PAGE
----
It's funny, but most people never really think about how their favorite can of baked beans ever makes it to the grocery store shelf. Some farmer planted those beans, harvested them in his fields, and then loaded them onto an eighteen wheeler to sell them (in bulk) in the market place. Someone else purchased them, had them put into another eighteen wheeler and shipped to a food manufacturer such as “Van Camps.” There they cooked them, processed them, and packed them into the cans that were delivered by an eighteen wheeler. Oh yeah, and some flat-bed driver delivered some nice shiny coils of metal to that can manufacturing plant so that they could produce those food grade storage cans. I haven't even mentioned the distribution warehouse where the beans sat for a while after arriving there on an eighteen wheeler! Of course they left that warehouse on a big truck also. All of this takes place so that you can go to the store and purchase your favorite can of beans! There was a lot of trust taking place between many parties of people just to make sure that you and your kids could enjoy that seemingly insignificant little can of beans.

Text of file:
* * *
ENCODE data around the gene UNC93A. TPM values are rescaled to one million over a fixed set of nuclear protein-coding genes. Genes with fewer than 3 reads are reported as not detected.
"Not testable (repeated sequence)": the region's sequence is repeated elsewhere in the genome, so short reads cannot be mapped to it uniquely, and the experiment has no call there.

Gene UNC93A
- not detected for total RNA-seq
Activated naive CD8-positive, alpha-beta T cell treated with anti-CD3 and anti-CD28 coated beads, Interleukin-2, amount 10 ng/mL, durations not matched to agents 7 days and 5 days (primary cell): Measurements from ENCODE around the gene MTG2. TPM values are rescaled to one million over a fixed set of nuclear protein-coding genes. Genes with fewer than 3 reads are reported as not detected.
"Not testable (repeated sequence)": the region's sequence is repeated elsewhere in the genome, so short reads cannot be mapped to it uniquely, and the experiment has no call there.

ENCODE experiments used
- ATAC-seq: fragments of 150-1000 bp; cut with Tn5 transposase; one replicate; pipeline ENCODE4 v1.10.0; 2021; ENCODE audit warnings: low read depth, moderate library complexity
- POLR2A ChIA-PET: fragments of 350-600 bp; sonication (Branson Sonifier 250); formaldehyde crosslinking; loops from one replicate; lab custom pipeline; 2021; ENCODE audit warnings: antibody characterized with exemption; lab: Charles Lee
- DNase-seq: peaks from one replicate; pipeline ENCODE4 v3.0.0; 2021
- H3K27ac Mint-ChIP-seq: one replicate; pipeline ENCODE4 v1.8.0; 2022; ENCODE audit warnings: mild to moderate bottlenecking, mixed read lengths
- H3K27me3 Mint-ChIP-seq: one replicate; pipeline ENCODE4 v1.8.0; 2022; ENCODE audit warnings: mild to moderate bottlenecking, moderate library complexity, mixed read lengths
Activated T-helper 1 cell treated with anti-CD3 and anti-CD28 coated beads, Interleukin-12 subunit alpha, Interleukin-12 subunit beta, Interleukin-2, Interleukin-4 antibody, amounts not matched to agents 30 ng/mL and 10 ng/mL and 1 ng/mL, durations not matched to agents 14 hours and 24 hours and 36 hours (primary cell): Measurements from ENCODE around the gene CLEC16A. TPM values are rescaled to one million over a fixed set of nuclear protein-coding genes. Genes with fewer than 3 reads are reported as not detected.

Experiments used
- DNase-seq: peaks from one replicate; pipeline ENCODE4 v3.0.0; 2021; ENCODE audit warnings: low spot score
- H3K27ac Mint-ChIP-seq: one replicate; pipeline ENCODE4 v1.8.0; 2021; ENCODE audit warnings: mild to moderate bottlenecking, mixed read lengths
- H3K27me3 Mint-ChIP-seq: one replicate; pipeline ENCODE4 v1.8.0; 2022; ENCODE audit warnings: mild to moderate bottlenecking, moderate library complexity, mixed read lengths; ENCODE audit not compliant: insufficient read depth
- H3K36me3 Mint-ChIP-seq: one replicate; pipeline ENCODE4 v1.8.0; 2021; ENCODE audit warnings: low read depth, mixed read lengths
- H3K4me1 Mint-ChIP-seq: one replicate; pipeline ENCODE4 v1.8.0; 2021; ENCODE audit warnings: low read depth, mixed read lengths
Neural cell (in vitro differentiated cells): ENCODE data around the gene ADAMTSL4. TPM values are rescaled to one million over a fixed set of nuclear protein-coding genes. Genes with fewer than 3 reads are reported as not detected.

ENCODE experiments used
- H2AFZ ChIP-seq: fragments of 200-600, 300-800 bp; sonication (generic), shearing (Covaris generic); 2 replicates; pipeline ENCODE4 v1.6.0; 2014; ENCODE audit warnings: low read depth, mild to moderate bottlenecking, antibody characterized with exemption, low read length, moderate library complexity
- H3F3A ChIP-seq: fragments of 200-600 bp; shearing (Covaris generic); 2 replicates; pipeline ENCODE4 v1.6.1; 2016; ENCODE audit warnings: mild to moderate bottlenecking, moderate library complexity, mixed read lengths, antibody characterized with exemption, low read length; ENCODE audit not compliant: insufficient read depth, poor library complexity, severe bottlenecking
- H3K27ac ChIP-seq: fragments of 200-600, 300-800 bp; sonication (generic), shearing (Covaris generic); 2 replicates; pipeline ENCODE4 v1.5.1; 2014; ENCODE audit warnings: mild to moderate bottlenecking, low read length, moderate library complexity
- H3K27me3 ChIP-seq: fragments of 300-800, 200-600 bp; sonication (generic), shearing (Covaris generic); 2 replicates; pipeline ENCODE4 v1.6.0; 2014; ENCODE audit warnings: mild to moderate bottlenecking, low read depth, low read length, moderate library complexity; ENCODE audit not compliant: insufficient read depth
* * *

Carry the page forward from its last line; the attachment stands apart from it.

The whole trucking business gets all clogged up when people can't seem to get done what they are simply expected to do. There are drivers who cause problems for their dispatchers. My dispatcher refers to them as “needy” drivers. They can't seem to get anything done without him having to give them advice or encouragement several times per day. Successful drivers create a bond of trust with their support team.

A successful driver has his own motivation and drive. He gives it his all each and every day out here.We are people of action. Truck drivers are decisive, they are focused, they thrive on getting things accomplished. If we have three and a half days to get from Denver, CO over to Portland, Oregon, and then down to Los Angeles, CA in the dead of winter, the last thing on our mind is how much time we are going to have to enjoy ourselves doing something leisurely. We are going to bust our tail just to "git 'er done." We are not going to be wishing we could unionize ourselves and demand less stringent job requirements.